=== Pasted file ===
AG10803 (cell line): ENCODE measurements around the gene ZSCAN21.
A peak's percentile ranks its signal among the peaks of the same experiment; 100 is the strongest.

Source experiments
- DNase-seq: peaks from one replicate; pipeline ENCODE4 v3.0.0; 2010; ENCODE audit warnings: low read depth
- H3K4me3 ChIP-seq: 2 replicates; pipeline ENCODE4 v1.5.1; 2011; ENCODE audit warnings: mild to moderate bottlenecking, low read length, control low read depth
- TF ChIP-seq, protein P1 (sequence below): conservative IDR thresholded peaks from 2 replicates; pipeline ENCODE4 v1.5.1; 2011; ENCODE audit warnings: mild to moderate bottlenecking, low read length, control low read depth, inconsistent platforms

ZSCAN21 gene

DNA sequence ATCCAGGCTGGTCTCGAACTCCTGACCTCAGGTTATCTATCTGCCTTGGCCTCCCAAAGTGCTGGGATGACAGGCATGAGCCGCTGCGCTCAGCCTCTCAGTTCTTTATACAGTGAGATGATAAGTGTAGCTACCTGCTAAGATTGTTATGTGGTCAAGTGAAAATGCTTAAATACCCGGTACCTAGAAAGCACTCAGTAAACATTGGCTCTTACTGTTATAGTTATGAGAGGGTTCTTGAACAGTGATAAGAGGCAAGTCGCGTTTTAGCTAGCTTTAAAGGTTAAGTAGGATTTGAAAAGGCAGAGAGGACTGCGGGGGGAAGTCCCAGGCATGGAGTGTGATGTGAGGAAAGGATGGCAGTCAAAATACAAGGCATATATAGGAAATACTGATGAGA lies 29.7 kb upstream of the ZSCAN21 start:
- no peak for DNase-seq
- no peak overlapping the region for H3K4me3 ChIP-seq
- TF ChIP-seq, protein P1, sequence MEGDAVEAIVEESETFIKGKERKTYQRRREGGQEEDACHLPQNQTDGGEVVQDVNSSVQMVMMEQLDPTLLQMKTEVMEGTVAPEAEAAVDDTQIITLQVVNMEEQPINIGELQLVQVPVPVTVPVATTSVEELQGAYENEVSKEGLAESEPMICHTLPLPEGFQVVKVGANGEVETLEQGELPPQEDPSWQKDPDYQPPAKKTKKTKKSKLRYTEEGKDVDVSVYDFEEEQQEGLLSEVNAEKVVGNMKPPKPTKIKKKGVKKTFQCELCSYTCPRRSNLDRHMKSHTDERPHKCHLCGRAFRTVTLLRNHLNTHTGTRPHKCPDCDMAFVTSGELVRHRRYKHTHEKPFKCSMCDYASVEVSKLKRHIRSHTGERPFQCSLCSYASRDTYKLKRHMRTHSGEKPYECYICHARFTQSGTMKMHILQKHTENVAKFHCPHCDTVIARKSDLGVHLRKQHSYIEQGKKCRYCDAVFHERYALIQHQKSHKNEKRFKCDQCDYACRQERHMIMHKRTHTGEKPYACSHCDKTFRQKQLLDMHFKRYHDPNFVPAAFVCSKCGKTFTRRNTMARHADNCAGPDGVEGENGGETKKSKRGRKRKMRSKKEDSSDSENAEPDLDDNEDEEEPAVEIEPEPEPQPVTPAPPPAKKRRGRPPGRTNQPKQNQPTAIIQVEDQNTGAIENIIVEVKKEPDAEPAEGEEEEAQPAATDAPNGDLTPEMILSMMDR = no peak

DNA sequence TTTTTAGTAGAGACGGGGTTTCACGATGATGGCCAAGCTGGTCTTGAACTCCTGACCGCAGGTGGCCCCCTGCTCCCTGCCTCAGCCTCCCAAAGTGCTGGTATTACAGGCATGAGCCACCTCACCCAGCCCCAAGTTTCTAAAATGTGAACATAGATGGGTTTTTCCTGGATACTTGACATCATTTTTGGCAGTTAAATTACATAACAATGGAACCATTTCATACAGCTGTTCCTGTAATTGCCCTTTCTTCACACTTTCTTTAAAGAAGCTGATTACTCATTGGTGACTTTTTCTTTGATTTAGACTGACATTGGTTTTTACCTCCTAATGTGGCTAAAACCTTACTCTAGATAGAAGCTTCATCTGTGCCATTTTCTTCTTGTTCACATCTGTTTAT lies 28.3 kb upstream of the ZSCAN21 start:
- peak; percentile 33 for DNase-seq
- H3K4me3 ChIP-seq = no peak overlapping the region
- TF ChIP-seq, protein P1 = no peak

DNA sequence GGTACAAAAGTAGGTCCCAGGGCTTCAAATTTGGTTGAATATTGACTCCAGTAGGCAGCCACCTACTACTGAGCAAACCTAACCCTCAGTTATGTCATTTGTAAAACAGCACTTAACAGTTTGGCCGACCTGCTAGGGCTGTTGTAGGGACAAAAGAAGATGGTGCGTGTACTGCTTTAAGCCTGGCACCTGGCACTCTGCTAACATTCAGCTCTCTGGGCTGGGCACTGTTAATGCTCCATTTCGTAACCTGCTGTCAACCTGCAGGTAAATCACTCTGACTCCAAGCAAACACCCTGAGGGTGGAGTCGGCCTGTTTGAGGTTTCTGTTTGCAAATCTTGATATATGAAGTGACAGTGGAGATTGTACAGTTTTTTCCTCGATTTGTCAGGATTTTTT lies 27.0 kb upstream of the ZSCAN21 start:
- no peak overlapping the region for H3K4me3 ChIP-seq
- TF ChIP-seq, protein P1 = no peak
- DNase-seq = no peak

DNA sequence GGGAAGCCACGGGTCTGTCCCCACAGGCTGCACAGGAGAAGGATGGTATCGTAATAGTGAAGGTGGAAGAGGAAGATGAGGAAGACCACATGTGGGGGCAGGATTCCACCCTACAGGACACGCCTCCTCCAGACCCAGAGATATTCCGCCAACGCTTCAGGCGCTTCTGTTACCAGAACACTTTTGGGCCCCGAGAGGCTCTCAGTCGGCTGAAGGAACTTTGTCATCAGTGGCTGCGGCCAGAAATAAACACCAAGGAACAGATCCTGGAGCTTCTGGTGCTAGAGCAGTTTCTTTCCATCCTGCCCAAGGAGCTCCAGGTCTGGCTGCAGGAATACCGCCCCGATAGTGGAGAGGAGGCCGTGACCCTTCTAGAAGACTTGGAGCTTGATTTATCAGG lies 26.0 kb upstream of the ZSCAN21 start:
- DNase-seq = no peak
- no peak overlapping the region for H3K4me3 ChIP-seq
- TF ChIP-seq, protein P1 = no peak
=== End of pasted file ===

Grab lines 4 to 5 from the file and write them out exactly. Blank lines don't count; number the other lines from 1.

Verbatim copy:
- DNase-seq: peaks from one replicate; pipeline ENCODE4 v3.0.0; 2010; ENCODE audit warnings: low read depth
- H3K4me3 ChIP-seq: 2 replicates; pipeline ENCODE4 v1.5.1; 2011; ENCODE audit warnings: mild to moderate bottlenecking, low read length, control low read depth